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Prescription drug prices must be disclosed in TV ads; Trump proclaims “historic transparency” for patients


WASHINGTON – On Wednesday, Health and Human Services Secretary Alex Azar announced a final rule from the Centers for Medicare & Medicaid Services (CMS) that will require direct-to-consumer television advertisements for prescription pharmaceuticals covered by Medicare or Medicaid to include the list price – the Wholesale Acquisition Cost – if that price is equal to or greater than $35 for a month’s supply or the usual course of therapy.

“Requiring the inclusion of drugs’ list prices in TV ads is the single most significant step any administration has taken toward a simple commitment: American patients deserve to know the prices of the healthcare they receive,” said HHS Secretary Alex Azar. “Patients who are struggling with high drug costs are in that position because of the high list prices that drug companies set. Making those prices more transparent is a significant step in President Trump’s efforts to reform our prescription drug markets and put patients in charge of their own healthcare.”

“Patients have the right to know the prices of healthcare services, and CMS is serious about empowering patients with this information across-the-board,” said CMS Administrator Seema Verma. “Today’s final rule is an important step toward achieving President Trump’s vision for lowering prescription drug prices by bringing much-needed pricing transparency to the convoluted market for prescription drugs. Equipped with information on prescription drug prices, patients will be better able to make informed decisions and demand value from pharmaceutical companies.”

In May 2018, President Trump and Secretary Azar introduced the American Patients First – PDFblueprint to bring down prescription drug prices. The blueprint laid out four strategies for solving the problems patients face: boosting competition, enhancing negotiation, creating incentives for lower list prices, and bringing down out-of-pocket costs.

To create better incentives for lower list prices, the blueprint called for HHS to consider requiring the inclusion of list prices in direct-to-consumer advertising. Less than a year later, this final rule has been published to implement the vision laid out in the blueprint.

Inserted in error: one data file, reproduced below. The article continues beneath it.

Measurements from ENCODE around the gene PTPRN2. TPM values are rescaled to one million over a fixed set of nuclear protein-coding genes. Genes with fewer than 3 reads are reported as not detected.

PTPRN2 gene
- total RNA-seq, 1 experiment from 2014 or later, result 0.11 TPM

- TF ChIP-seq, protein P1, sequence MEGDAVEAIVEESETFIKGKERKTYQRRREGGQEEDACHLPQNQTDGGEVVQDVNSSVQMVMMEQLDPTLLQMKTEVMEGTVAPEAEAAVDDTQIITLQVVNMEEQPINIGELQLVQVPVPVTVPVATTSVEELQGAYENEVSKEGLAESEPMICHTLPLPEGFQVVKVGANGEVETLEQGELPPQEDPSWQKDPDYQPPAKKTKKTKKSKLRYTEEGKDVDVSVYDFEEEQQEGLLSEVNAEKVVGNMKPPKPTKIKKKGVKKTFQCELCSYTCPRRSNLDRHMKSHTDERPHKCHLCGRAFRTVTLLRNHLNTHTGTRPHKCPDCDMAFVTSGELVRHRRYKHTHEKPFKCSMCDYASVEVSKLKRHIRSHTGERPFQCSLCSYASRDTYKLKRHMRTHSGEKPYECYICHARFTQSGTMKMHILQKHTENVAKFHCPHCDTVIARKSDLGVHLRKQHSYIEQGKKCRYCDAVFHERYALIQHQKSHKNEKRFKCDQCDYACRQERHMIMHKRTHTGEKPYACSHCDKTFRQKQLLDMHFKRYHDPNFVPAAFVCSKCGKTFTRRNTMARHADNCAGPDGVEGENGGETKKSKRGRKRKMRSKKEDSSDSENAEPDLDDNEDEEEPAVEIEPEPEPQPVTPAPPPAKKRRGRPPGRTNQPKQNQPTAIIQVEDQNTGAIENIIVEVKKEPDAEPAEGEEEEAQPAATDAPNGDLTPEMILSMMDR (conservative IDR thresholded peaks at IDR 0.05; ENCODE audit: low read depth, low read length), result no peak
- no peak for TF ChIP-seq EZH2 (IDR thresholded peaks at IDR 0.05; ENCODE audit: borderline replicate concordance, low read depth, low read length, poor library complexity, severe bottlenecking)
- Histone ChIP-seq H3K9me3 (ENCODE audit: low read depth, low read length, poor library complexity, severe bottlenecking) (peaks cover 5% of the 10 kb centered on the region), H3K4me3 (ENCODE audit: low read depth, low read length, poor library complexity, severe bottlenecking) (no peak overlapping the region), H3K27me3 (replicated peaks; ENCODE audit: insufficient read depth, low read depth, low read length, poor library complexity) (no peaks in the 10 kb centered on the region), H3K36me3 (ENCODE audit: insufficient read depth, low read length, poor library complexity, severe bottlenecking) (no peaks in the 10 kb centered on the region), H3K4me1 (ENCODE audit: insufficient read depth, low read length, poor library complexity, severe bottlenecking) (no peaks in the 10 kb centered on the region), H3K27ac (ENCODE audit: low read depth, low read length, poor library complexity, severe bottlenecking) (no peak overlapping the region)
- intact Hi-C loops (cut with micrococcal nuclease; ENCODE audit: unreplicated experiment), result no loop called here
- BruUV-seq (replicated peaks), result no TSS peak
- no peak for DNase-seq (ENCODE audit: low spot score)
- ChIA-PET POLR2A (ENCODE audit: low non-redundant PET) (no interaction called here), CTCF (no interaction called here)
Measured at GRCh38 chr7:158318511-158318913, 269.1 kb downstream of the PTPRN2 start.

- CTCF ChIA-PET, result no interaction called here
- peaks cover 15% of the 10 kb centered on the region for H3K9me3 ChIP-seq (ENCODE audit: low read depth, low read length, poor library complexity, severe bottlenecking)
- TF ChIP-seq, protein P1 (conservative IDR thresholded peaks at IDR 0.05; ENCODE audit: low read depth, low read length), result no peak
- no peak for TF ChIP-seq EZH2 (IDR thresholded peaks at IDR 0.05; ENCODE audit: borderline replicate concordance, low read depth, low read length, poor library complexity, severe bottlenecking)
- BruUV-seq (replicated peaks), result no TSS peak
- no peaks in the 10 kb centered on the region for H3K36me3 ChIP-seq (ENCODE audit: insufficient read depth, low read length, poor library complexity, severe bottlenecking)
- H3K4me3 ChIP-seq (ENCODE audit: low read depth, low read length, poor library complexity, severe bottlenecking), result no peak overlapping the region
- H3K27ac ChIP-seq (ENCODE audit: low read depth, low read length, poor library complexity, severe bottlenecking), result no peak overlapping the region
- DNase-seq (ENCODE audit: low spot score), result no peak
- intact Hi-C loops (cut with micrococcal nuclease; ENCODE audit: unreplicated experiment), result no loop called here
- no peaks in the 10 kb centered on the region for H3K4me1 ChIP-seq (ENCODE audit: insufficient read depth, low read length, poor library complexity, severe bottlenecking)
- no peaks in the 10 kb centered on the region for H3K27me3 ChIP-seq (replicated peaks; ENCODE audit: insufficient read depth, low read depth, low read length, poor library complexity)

Up until now, drug companies were required to disclose the major side effects a drug can have—but not the effect that buying the drug could have on your wallet. Patients deserve more transparency, and this Administration is committed to delivering it.

List prices matter to patients, many of whom either pay the list price or prices based on the list price. For the forty-seven percent of Americans who have high-deductible health insurance plans, the price they see in ads essentially is the price they pay, until they meet their deductible. All seniors on Medicare Part D have coinsurance for certain types of drugs, which means their out-of-pocket expenses are calculated as a share of list price. List prices are also what patients pay if a drug is not on their insurance formulary.

President Trump has already done more than any President to lower drug prices for American patients, and HHS will continue to deliver solutions as laid out in the American Patients First – PDF blueprint to improve drug price transparency and inform consumer decision making. HHS is reviewing comments on a number of other proposed rules to fix opaque systems, change perverse incentives, and put American patients first.

Read the final rule

Click here for a fact sheet about the final rule

U.S. Senate Finance Committee Chairman Chuck Grassley of Iowa and Sen. Dick Durbin of Illinois today issued the following statement following an announcement by the U.S. Department of Health and Human Services (HHS) on the issuance of final regulations requiring pharmaceutical companies to list prices of their prescription drugs in direct-to-consumer (DTC) advertisements:

“Direct-to-consumer prescription drug advertisements are everywhere, and they tell you just about everything imaginable about the drug, other than its price,” the senators said. “We believe American patients deserve transparency. When drug manufacturers flood the airwaves with these ads, our legislation – which passed in the Senate last year – would require commonsense price disclosure. We applaud HHS for taking this important step to help Americans struggling with skyrocketing drug costs. We will continue our legislative work to see this rule implemented.”

In August 2018, a Grassley-Durbin measure to support mandatory price disclosures in DTC ads passed the Senate as part of the Labor-HHS-Education/Defense appropriations “minibus” funding bill.

Last year, the pharmaceutical industry spent more than $6 billion in DTC advertisements, which drive up health care costs by steering patients towards more expensive, often unnecessary medications. The average American sees nine DTC prescription drug ads each day. Studies show that patients are more likely to ask their doctor for a specific brand-name medication, and doctors are more likely to prescribe one, when they have been marketed directly with drug advertisement.

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How many ads do you see on tv for pharmaceuticals? You are going to see fewer.

Every little bit helps. Keep after them.

I think this is a great idea and its as good of place as any to start trying to get prescription drug prices lowered. Hopefully, this might help.

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